News ID: 89477
Publish Date : 23 April 2021 - 21:09
WASHINGTON (Dispatches) -- In yet another disturbing case of anti-Muslim hate crime in the U.S. that has come to light a month later, an unidentified man threw acid on a Muslim woman of Pakistani origin as she walked home. The incident happened in Long Island, a suburb of New York City, on March 17 when 21-year-old college student Nafiah Ikram and her mother were getting out of their car and the assailant rushed up to them and threw caustic acid, before whisking away. Nafiah, a medical student at Hofstra University, was immediately rushed to the hospital. The attack, according to reports quoting the victim’s family, left her severely burned and nearly blind. A statement from the Council on American-Islamic Relations (CAIR), a Muslim civil rights group, said the attack left her hospitalized for 15 days, with severe burns to her face, eyes, neck, and hands.  CAIR is demanding that the attack be investigated as a "hate crime”, although police have appeared reluctant to do that.

WASHINGTON (Dispatches) -- The United States faced immediate criticism after returning to climate talks as part of attempts to end its international isolation, with activists saying Washington’s pledge to fight global warming is too little. The administration of U.S. President Joe Biden came under fire as 40 leaders from dozens of countries and organizations attended an international summit on climate change via video conference on Thursday, pledging action and calling for unity to tackle the climate crisis.   The summit showcased America’s return to the fight against global warming after four years of international withdrawal from the issue under former President Donald Trump, who mocked the science of climate change and pulled the U.S. out of the landmark 2015 Paris climate accord. The U.S. president’s pledge to cut America’s fossil fuel emissions as much as 52 percent by 2030 was swiftly faulted by the world’s most famous young climate activist, Greta Thunberg, who lambasted world leaders for their inaction — particularly the U.S., which she singled out as the "biggest emitter in history.” In testimony at a U.S. congressional hearing, delivered at the same time as the Biden climate summit was under way, Thunberg hit out at world leaders and said their climate targets were "very insufficient.”
ARIS (Reuters) -- An attacker fatally stabbed a female police administrative worker at the entrance to a police station in Rambouillet, a middle-class commuter town outside Paris, on Friday. The assailant was shot and overpowered by police officers. BFM TV reported that he was of Tunisian nationality and had been shot dead. Officials did not give any information about a possible motive. Prime Minister Jean Castex said he was on his way to his scene, as did his interior minister. The Versailles prosecutor was investigating and France’s anti-terror prosecutor had not yet been called on to take the lead, an official said. The incident follows the fatal stabbing of four people in the headquarters of the Paris police force in 2019, and comes six months after a teenager beheaded a school teacher in the same administrative department of France.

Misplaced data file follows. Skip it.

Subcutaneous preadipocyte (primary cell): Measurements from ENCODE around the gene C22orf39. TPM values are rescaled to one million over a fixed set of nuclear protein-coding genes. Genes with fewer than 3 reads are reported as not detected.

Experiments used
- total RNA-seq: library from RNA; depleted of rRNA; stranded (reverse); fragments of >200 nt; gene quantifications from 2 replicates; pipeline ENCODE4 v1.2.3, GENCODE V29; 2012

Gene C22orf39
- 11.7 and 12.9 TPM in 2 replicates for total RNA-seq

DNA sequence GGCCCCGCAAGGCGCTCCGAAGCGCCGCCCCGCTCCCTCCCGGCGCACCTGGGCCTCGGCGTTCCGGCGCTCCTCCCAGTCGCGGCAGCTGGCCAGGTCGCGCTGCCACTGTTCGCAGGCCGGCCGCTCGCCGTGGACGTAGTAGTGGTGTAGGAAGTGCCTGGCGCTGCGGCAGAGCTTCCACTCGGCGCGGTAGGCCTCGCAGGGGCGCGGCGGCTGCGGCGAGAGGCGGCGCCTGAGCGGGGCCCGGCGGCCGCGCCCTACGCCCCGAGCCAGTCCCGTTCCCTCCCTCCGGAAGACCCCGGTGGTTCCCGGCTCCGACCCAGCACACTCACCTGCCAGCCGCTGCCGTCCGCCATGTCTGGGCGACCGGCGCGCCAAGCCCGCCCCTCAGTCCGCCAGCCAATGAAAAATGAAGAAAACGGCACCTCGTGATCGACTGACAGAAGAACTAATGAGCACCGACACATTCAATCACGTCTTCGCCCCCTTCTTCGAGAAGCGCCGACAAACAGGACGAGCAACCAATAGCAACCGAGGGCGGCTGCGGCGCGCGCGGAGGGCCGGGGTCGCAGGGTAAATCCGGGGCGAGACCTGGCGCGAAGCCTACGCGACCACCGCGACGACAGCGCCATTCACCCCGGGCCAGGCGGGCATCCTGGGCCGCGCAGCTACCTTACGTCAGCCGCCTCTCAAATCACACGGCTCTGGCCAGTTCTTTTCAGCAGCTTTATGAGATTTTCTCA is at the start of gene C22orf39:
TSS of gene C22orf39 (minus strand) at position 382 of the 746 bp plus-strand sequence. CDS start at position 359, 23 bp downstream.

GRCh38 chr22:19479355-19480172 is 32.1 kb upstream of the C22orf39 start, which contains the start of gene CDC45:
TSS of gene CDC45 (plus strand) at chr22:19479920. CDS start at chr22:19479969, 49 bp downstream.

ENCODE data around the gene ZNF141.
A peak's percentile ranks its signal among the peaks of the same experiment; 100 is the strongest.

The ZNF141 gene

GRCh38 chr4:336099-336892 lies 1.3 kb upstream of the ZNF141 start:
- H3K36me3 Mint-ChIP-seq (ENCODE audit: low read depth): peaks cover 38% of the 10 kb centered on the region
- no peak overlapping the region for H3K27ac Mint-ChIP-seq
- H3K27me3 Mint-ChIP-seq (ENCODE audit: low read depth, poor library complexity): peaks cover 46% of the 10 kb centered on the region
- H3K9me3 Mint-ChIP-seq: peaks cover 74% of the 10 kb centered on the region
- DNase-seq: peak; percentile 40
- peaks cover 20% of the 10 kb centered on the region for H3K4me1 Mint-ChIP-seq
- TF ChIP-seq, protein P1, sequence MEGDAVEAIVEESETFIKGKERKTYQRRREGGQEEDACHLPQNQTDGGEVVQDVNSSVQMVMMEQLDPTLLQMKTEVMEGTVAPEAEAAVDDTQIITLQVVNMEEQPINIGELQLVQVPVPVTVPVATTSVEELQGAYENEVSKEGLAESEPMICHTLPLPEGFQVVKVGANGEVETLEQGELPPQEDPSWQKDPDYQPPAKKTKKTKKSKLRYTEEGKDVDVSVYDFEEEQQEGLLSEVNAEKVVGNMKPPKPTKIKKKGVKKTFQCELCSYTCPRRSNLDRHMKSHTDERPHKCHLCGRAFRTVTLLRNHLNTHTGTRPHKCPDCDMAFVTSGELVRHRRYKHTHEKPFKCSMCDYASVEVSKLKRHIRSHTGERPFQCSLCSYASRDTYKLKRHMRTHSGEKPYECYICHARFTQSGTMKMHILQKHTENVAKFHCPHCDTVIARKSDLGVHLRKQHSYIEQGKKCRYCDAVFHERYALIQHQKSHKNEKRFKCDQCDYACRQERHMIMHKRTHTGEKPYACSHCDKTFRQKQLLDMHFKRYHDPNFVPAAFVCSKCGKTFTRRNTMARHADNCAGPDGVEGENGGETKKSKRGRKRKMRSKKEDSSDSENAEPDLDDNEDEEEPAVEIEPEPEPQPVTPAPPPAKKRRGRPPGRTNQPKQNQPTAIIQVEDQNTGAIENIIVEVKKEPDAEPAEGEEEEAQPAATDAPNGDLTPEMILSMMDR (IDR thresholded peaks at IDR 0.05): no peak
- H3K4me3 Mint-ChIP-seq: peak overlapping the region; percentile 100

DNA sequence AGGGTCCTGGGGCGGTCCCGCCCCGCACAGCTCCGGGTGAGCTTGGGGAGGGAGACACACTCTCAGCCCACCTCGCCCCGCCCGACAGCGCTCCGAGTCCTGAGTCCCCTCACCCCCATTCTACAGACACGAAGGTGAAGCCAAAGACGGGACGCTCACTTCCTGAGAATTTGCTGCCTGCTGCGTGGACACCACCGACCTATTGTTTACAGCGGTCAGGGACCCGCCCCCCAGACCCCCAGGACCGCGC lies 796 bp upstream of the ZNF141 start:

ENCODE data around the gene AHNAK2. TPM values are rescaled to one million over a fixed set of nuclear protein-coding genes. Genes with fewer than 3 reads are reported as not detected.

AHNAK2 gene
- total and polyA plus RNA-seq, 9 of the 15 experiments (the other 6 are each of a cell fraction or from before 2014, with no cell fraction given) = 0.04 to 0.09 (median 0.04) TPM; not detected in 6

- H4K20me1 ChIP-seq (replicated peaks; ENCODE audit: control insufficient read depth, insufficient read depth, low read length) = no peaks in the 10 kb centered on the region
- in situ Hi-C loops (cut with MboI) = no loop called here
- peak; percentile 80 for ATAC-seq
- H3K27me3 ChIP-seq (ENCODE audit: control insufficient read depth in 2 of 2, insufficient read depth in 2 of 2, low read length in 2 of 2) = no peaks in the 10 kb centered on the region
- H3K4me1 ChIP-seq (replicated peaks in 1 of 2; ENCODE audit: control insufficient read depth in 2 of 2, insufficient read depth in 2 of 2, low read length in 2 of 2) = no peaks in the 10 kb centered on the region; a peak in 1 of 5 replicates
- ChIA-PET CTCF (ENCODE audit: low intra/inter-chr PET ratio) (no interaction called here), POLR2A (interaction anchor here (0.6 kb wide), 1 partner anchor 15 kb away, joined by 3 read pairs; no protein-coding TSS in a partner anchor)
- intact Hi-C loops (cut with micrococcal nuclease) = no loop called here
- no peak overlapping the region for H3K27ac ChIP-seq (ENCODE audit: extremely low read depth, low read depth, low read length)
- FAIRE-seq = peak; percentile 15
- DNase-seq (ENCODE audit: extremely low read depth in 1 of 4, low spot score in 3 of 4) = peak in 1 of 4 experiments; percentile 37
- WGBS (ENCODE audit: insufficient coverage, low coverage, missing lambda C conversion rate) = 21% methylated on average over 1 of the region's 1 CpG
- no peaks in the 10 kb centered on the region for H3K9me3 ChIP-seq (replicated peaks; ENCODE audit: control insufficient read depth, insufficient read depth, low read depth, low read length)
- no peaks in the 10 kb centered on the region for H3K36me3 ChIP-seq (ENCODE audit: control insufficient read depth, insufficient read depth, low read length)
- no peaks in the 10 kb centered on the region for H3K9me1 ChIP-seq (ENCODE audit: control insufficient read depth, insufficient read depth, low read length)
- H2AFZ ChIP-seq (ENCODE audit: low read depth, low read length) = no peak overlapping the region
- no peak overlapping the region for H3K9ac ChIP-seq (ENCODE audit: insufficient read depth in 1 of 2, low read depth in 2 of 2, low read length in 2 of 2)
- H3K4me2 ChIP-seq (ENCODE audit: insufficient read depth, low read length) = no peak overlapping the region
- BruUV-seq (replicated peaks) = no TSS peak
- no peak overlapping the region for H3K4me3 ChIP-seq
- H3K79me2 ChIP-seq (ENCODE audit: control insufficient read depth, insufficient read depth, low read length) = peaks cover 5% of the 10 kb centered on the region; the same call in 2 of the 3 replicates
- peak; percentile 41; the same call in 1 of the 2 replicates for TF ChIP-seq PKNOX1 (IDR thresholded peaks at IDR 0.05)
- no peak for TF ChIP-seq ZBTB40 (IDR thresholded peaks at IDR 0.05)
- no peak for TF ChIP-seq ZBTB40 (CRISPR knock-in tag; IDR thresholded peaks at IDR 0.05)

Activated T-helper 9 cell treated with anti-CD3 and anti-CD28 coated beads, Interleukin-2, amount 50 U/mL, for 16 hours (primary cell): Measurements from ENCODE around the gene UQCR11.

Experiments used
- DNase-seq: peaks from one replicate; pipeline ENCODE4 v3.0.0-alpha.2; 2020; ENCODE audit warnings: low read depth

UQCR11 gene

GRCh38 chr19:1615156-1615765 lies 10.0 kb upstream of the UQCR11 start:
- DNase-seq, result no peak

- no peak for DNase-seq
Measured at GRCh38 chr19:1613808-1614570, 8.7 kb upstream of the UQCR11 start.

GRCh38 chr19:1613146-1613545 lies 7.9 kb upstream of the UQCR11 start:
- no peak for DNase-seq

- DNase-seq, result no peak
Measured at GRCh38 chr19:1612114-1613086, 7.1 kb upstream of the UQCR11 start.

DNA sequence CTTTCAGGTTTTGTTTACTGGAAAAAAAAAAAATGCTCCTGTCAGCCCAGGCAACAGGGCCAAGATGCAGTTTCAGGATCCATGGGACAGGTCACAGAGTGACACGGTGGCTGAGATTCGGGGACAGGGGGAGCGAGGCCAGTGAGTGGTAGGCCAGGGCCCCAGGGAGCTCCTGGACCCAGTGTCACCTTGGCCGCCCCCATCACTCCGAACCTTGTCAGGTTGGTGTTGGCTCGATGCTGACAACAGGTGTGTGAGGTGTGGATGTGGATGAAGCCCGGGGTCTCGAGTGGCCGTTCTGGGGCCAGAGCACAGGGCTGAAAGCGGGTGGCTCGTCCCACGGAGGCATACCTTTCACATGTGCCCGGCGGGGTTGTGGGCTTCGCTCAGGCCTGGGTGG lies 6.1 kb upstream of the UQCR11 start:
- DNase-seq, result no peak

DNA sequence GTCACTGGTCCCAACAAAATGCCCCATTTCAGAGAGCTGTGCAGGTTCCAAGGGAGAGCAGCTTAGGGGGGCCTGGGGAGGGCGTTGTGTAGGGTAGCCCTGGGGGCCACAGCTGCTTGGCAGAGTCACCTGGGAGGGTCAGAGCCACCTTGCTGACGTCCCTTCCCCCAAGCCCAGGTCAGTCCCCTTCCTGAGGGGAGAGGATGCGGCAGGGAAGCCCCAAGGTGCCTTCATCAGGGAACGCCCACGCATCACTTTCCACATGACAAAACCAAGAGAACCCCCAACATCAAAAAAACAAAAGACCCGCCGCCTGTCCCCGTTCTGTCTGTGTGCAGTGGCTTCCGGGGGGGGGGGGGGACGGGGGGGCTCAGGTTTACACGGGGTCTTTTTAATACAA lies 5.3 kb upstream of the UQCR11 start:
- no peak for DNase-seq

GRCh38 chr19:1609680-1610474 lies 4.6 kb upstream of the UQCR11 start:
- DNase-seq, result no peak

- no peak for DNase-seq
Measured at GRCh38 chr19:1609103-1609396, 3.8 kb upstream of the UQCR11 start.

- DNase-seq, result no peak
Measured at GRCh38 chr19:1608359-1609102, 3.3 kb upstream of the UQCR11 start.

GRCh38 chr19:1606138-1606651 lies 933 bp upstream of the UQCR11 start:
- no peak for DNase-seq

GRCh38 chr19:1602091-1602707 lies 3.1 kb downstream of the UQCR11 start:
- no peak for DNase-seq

LONDON (AP) — Britain’s Court of Appeal has overturned the convictions of 39 people who ran local post offices and were accused of theft, fraud and false accounting following the installation, more than 20 years ago, of what turned out to be a defective computer system in local branches. Announcing the court’s ruling on Friday, Lord Justice Timothy Holroyde said Britain’s postal service, the Post Office, "knew there were serious issues about the reliability” of the Horizon computer system developed by Fujitsu, and had a "clear duty to investigate” its defects. "Post Office Limited’s failures of investigation and disclosure were so egregious as to make the prosecution of any of the ‘Horizon cases’ an affront to the conscience of the court,” the judge said.
TOKYO (AP) — Japan declared a third state of emergency for Tokyo and three western prefectures on Friday amid skepticism it will be enough to curb a rapid coronavirus resurgence just three months ahead of the Olympics. Prime Minister Yoshihide Suga announced the emergency for Tokyo, Osaka, Kyoto and Hyogo from April 25 through May 11. The step is largely intended to be "short and intensive” to stop people from traveling and spreading the virus during Japan’s "Golden Week” holidays from late April through the first week of May, Suga said. Suga said he will ensure enough vaccines are delivered to local municipalities so all of the country’s 36 million senior citizens can receive their second shots by the end of July — a month behind an earlier schedule. Japan’s third state of emergency since the pandemic began comes only a month after an earlier emergency ended in the Tokyo area. For days, experts and local leaders said ongoing semi-emergency measures have failed and tougher steps are urgently needed.
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